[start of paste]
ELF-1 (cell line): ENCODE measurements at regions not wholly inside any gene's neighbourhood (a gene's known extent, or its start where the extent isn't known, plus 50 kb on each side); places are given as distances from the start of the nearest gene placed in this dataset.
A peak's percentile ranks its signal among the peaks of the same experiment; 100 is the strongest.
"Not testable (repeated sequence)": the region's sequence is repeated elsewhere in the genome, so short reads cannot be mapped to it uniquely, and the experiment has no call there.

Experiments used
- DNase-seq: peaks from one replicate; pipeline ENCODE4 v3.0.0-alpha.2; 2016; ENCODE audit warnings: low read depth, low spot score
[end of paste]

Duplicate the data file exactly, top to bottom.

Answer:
ELF-1 (cell line): ENCODE measurements at regions not wholly inside any gene's neighbourhood (a gene's known extent, or its start where the extent isn't known, plus 50 kb on each side); places are given as distances from the start of the nearest gene placed in this dataset.
A peak's percentile ranks its signal among the peaks of the same experiment; 100 is the strongest.
"Not testable (repeated sequence)": the region's sequence is repeated elsewhere in the genome, so short reads cannot be mapped to it uniquely, and the experiment has no call there.

Experiments used
- DNase-seq: peaks from one replicate; pipeline ENCODE4 v3.0.0-alpha.2; 2016; ENCODE audit warnings: low read depth, low spot score